Four 3 TB Hard Drives, Tested And Reviewed

Hitachi Deskstar 5K3000 (HDS5C3030ALA630) And Deskstar 7K3000 (HDS723030ALA640)

Hard drives that try to emphasize low power consumption purposely avoid drawing your attention to their spindle speed. This applies to Hitachi's Deskstar 5K3000 as well. Instead, the manufacturer touts the benefits of its CoolSpin feature that employs a rotational speed said to maximize performance, power consumption, and operating noise. Because the drive is purportedly optimized for power, it most likely employs a single speed somewhere between 5400 and 6000 RPM.

Compared to the Hitachi Deskstar 7K3000 (a much more performance-oriented hard drive with its 7200 RPM spindle speed), the Deskstar 5K3000 requires up to 29% less power as a result of its CoolSpin technology. You can tell the difference just by looking at each disk's data sheet. The 5K3000's active idle is rated at 5.1 W, while the 7K3000 is rated at 7.3 W. Both of these top-of-the-line models use five platters, and they have a areal density of 411 Gb per square inch.

Other than the 3 TB version (HDS5C3030ALA630), the Hitachi Deskstar 5K3000 is also available in capacities of 2 TB (HDS5C3020ALA632) and 1.5 TB (HDS5C3015ALA632). The same goes for the Deskstar 7K3000 series: the 3 TB flagship (HDS723030ALA640) is followed by a 2 TB version (HDS723020BLA642) and a 1.5 TB model (HDS723015BLA642).

The Deskstar 5K3000 drives use a 32 MB cache and a 6 Gb/s Serial ATA interface, while the Deskstar 7K3000 comes with a larger 64 MB cache. Otherwise, the technical details separating the two only differ slightly. Specs like platters used, weight, and temperature (around 5°C) are where you'll notice them. 


The different foci of the two Hitachi hard drives is reflected in their performance. The Deskstar 5K3000 has an average data read speed of 97 MB/s, while the Deskstar 7K3000 is clearly faster at 118 MB/s average throughput. The same goes for the access times: 6.1 ms for the Deskstar 7K3000 compared to 7.7 ms for the Deskstar 5K3000.

As with the other hard drives in this round-up, the two Hitachi drives are ideal solutions for capacity-heavy applications. The Deskstar 7K3000 is a bit faster due to its higher rotational speed and larger cache, but none of the hard drives in the test were really designed for environments with high I/O loads. For users building large storage arrays, our recommendation is (perhaps surprisingly) the Deskstar 5K3000, as it easily beats the faster 7K3000 when it comes to performance per watt.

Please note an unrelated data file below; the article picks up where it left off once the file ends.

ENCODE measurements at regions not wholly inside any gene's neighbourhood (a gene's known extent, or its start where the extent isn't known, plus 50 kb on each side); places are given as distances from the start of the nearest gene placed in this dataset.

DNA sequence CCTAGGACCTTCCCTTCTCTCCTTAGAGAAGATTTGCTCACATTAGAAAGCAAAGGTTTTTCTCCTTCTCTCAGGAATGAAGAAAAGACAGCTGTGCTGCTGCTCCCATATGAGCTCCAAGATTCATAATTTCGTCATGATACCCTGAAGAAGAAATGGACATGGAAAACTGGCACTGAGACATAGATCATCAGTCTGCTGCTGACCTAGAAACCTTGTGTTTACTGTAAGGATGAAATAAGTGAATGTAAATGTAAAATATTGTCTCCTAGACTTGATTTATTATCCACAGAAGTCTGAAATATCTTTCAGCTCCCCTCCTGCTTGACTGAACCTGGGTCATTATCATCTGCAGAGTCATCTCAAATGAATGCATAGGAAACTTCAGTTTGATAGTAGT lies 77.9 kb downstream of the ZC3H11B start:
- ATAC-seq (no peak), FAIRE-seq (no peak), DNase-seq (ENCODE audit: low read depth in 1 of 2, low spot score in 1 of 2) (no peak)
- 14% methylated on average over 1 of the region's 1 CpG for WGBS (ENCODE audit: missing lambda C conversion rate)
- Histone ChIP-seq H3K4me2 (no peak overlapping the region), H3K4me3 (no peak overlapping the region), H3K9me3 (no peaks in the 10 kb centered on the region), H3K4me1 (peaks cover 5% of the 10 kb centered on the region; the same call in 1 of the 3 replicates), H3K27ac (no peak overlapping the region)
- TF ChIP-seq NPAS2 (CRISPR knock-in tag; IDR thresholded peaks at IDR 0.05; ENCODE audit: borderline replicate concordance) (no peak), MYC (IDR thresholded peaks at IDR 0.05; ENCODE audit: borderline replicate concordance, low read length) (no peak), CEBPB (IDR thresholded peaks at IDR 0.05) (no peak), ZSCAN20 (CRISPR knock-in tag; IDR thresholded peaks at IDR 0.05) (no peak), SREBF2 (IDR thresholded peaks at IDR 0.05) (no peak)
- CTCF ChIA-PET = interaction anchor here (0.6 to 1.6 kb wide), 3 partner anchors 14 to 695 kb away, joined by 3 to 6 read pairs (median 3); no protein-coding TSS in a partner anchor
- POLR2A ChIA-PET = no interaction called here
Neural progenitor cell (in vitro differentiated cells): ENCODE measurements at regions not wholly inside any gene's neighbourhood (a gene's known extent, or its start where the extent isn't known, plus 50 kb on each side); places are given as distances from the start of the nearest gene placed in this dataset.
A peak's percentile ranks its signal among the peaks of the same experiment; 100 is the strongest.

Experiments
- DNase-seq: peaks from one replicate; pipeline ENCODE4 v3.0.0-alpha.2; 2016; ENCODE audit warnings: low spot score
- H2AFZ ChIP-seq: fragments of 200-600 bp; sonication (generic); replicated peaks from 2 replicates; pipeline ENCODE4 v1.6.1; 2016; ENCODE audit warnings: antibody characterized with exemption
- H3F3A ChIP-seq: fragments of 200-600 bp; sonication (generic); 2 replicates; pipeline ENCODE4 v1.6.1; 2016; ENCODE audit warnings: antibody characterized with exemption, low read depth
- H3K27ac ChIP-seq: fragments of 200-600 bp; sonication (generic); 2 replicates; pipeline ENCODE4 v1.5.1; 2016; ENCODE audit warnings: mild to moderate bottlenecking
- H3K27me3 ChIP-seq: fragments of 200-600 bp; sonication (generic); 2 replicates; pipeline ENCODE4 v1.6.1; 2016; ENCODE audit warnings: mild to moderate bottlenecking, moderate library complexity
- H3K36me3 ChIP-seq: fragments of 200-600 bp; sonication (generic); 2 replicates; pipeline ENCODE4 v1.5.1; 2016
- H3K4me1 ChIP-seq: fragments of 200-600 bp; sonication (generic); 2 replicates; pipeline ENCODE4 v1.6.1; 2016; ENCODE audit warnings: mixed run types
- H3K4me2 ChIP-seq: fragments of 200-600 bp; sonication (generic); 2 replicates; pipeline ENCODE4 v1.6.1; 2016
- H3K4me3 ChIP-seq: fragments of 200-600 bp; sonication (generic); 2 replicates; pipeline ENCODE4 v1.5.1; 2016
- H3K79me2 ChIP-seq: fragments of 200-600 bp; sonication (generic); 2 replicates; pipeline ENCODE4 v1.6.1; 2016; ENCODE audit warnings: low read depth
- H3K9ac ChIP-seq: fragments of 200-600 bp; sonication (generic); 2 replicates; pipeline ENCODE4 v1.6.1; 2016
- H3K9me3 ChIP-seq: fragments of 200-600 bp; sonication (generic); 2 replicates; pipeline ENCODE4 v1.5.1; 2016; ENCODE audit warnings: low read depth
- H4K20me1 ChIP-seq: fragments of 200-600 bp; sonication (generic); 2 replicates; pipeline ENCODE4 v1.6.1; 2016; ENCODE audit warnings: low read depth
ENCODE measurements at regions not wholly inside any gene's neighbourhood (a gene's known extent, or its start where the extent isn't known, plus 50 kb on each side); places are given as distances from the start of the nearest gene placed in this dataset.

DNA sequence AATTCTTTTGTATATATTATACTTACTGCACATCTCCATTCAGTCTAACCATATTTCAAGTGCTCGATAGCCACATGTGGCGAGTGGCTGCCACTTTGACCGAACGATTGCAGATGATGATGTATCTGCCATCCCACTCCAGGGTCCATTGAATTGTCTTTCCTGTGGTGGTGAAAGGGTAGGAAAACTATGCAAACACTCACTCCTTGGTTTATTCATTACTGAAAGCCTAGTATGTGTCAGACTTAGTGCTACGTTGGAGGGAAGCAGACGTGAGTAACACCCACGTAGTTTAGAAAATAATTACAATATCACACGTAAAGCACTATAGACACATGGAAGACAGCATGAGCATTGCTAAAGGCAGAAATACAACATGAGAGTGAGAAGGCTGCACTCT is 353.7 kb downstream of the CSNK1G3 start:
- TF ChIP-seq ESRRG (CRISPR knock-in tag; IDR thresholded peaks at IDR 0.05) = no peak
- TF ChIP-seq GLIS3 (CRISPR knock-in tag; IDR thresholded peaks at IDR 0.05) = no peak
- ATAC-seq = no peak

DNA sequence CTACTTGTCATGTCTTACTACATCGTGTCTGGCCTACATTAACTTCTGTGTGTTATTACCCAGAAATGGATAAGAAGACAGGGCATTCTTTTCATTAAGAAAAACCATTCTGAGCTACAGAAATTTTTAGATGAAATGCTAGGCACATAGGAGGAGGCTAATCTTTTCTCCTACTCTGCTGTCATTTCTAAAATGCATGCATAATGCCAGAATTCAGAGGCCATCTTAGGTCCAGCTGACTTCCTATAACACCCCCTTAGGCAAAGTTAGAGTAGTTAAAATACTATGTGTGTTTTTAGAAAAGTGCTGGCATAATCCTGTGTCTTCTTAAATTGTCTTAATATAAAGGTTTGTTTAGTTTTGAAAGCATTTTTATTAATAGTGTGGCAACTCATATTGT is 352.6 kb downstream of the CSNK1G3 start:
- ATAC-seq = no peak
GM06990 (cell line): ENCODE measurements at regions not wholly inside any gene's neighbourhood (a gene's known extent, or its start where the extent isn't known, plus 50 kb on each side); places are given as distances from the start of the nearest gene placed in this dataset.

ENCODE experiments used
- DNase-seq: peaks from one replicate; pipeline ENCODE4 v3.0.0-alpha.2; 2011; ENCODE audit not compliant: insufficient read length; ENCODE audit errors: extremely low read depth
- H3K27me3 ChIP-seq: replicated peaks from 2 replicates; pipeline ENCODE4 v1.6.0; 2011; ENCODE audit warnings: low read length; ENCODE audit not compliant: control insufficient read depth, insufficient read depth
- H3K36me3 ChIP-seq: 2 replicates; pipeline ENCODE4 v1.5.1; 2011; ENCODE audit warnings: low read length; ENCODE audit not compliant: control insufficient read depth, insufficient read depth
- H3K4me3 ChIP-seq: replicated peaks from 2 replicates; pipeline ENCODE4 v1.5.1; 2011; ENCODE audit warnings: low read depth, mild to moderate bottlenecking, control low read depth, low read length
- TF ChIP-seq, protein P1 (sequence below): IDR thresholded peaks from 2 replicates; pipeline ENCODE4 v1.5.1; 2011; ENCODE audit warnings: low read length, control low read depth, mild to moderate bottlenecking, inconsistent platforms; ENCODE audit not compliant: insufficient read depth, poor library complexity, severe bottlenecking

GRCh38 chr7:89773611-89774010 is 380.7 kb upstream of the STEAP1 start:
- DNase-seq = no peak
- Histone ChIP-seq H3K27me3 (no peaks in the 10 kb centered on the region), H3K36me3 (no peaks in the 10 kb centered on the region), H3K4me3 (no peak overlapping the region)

• agnickolov
    Three terabyte hard drives remain premium products, not only because they're best handled by enthusiasts who know what they're doing, but also because they're the largest disks available and you always seem to pay more for the largest, fastest, coolest...well, you know the drill.
    Well, that's no longer the case:,13371.html
  • The_King
    Seagate 5 year warranty FTW
  • vdr369
    Seagate barracuda is pulling my heart with it's performance, but punching my pocket with it's price,
  • salb99
    the hitachi 5k3000 at max throughput uses less power than at idle, is it correct? also, video power consumptions here are the same as idle for all drives.
  • dww
    I don't see the point of 3 TB drives. Too big to use in most current systems, but too small to be a useful gain over 2 TB for those that CAN handle larger sizes. At present they're also too expensive, and once 4 TB drives come out in volume they'll be superseded. So I guess they're just a short term stopgap.
  • excidium
    Graph labels for the 7K3000 are incorrect ( 5400RPM ) on page:
    Benchmark Results: Throughput And Interface Bandwidth

    Haven't finished reading the rest of the article.
  • WD30EZRS recommended for NAS?
    how about TLER ? and the issue with frequent head parking ? Though the later is correctable with wdidle3.exe..
    Considering each green drive might have different rotation speed are you sure about your NAS recommendation?
  • monkeysweat
    i know 2TB is cheaper per GB,, however i only got 4 HDD slots in my case,, and 3 are in use already,, 1.5, 2.0 & 2.5 TB model drives + 1 SSD tucked under my card reader,, either i gotta spend more on a new case + drive or just spend a little more on a nice drive...
  • chesteracorgi
    With 2 Samsung 2.0 TB F4 Ecogreen (SATA 3.0 & 32 MB cache) and 2 1.5 TB Seagate Barracuda Green (SATA 6.0 & 64 MB cache) drives installed in my home server, it is my experience that HDDs are no better off on SATA 6.0 than on SATA 3.0. If you are looking for performance then look for a faster rpm rate: the 640 GB WD Caviar Black (SATA 6.0 & 64 MB cache) kills all of the above in speed. However, none of these HDDs can touch an older generation SSD like the Crucial C300 (128 GB).

    The most important characteristic of the HDDs is reliability. So far, since 3/11, all of the HDDs have proven reliable, while the SSD had to be RMA'd after a couple of weeks.

    But the story is not complete on any of this hardware as it is still premature to talk about long term results. I believe that reliability is the biggest issue with 3 TB drives and would like to see more on failure rates and reliability.

    BTW the average feedback at Newegg on large HDDs is about 60% positive (4 or 5 eggs) on large drives. I made a decision to buy only drives with a rating of at least 80% aggregate positive.
  • nforce4max
    I went with three 2TB Hitachi drives instead.